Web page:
When compared to Flutter, the performance of React Native is noticeably worse. As previously mentioned in the cons list, this is due to the JavaScript bridge being utilized to connect native components. Flutter’s “hello world” program dropped far fewer frames per interval than React Native’s “hello world” app.

The application stutters when it takes more than 16 milliseconds to render a program. Third-party libraries like Proguard, which further optimize bytecodes, may increase the speed of your program. 

React Native vs Flutter: Animation


It’s easy to get started with animation in Flutter because of its simple tools, elements, and even custom widgets. 

As part of Dart, there is a feature called generational garbage collection that helps to create UI frames for transient object codes. Thanks to this feature of Dart, it is possible to eliminate UI clutter, garbage, and animation slowness throughout the development process.

React Native

React Native has different UI packages like React Virgin, Shoutem, and Ant Design that make it harder to build uniform designs across platforms. This is also because Android’s Material Design and iOS’s Style Design are constantly evolving, making it difficult for React Native to stay up.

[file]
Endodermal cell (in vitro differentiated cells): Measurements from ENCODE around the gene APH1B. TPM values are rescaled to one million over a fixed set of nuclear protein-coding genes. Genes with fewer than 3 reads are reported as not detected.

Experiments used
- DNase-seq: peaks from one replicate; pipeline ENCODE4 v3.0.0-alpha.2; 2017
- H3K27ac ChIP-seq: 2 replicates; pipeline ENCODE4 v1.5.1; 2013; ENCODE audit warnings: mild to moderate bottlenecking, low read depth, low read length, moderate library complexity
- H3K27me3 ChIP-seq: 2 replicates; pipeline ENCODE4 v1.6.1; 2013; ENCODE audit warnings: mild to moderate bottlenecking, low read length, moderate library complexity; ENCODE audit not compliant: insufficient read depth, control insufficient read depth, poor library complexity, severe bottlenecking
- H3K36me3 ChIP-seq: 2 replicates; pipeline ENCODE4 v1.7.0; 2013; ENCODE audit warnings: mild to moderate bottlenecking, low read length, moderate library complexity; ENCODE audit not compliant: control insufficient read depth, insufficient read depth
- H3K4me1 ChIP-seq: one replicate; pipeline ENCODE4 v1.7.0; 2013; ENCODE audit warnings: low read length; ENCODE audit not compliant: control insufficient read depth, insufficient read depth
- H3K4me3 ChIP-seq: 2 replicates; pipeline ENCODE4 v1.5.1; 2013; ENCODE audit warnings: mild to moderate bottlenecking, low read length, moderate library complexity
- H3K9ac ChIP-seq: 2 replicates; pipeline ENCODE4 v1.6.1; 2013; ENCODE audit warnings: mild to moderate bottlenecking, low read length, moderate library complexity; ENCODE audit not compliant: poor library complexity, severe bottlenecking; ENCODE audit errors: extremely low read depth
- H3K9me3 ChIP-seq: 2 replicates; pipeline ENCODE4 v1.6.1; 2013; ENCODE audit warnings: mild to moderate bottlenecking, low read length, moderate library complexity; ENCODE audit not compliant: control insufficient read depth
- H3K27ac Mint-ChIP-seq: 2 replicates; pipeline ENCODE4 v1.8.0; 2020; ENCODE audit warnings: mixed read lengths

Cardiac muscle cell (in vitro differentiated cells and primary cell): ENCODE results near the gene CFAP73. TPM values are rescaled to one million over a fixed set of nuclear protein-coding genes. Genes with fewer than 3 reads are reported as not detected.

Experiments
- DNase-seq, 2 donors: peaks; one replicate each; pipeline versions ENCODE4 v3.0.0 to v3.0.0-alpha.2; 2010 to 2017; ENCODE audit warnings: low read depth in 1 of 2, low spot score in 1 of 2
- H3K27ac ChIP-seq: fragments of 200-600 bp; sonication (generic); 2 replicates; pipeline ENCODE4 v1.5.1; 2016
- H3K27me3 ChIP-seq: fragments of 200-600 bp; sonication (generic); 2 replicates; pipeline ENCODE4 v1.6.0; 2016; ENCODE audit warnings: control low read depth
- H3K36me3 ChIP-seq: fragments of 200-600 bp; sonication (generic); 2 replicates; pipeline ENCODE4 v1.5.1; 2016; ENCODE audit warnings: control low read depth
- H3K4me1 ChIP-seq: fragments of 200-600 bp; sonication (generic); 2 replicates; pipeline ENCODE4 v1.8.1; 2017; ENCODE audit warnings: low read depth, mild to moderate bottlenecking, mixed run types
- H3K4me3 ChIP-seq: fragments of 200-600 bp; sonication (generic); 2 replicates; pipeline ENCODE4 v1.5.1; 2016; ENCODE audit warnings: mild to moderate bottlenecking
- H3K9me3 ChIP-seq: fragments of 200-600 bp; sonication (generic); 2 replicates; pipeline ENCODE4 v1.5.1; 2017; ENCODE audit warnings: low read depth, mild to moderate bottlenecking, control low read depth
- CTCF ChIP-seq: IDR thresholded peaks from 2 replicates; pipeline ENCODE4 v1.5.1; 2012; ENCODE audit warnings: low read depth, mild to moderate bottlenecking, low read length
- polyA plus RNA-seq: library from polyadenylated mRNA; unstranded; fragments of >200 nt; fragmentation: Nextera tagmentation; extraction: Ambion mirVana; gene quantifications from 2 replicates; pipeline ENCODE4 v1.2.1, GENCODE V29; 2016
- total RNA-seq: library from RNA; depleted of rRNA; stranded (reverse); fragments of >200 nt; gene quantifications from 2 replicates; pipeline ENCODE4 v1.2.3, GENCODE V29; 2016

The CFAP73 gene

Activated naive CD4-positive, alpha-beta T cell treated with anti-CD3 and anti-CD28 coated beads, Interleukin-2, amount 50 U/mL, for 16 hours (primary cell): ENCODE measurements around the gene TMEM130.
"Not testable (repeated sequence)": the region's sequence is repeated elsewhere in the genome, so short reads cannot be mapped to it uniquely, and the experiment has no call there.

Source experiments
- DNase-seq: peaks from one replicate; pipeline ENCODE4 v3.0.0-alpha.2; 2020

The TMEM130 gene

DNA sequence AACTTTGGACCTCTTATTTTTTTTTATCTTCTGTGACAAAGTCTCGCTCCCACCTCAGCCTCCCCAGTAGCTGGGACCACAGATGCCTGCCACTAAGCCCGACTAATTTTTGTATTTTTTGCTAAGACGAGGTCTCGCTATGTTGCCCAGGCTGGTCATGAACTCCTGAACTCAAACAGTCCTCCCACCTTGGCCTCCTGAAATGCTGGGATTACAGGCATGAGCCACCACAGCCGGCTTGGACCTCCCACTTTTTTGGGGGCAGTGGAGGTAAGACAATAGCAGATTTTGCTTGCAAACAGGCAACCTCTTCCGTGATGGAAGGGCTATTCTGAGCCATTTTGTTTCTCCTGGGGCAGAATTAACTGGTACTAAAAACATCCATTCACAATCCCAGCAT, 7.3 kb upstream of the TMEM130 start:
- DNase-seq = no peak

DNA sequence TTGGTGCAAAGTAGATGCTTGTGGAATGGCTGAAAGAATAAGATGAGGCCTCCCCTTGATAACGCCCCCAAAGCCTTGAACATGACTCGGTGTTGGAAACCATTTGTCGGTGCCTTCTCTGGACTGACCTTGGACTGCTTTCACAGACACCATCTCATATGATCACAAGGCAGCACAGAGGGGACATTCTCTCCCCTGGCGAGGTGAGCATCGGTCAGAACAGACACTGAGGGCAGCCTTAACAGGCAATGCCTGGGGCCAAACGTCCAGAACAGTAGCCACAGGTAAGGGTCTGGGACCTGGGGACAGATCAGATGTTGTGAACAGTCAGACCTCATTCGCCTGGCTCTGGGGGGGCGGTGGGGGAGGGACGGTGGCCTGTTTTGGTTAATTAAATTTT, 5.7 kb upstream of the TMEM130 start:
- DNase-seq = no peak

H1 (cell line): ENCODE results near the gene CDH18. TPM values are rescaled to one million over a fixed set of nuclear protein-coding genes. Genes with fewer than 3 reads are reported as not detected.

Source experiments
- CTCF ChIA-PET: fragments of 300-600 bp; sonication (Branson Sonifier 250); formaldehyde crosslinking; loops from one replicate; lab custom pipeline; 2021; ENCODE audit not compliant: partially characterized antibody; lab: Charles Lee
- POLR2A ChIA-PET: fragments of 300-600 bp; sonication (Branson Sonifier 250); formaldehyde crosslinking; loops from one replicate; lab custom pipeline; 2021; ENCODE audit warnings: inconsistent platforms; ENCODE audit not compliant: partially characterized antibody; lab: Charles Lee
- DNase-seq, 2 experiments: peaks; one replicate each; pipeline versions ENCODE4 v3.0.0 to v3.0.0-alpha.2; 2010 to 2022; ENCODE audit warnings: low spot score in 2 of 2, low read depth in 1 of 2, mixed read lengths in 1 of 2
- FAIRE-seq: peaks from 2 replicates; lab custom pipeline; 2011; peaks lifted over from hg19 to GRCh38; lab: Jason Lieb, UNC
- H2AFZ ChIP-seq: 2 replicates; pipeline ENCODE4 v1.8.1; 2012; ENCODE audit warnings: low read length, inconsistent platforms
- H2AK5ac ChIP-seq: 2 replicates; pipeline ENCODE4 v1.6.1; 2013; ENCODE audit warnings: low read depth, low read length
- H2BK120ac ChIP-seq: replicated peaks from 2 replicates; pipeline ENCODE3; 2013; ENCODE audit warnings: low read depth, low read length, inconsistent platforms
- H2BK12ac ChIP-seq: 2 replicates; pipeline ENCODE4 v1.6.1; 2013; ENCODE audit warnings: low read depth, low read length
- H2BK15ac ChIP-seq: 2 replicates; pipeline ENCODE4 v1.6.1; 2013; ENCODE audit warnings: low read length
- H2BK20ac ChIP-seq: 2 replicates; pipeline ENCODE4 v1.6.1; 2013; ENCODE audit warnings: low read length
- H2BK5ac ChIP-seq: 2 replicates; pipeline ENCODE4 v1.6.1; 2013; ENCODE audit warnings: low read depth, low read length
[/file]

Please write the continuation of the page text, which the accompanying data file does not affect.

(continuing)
Flutter Vs React Native: Architecture


Flutter has a multilayered structure. Root functions, or platform-specific widgets, provide the foundation of a basic application built on it. Basic widgets that integrate with the platform and renderer layers are then added on top of that layer.

The animation gestures that transport API requests to the program’s foundation are located just above the rendering layer of the application. Platform-specific embedder like A C/C++ engine is used to execute Scaffold.

Flutter BLoC is an option if you want to keep the presentation layer distinct from the business logic. This design enables professional and novice Flutter developers alike to construct sophisticated apps with simple components.

React Native

React Native has a thread bridge between the JavaScript and Native threads. By implementing these features, the native API can connect with the JavaScript code. To execute all programs, React Native for iOS utilizes a separate JavaScriptCore.

But on Android, JavaScriptCore is included as part of the application. The native functionality may be improved, but the app’s size will inevitably go up, perhaps causing performance difficulties or device latency.

Flutter Vs React Native: Usability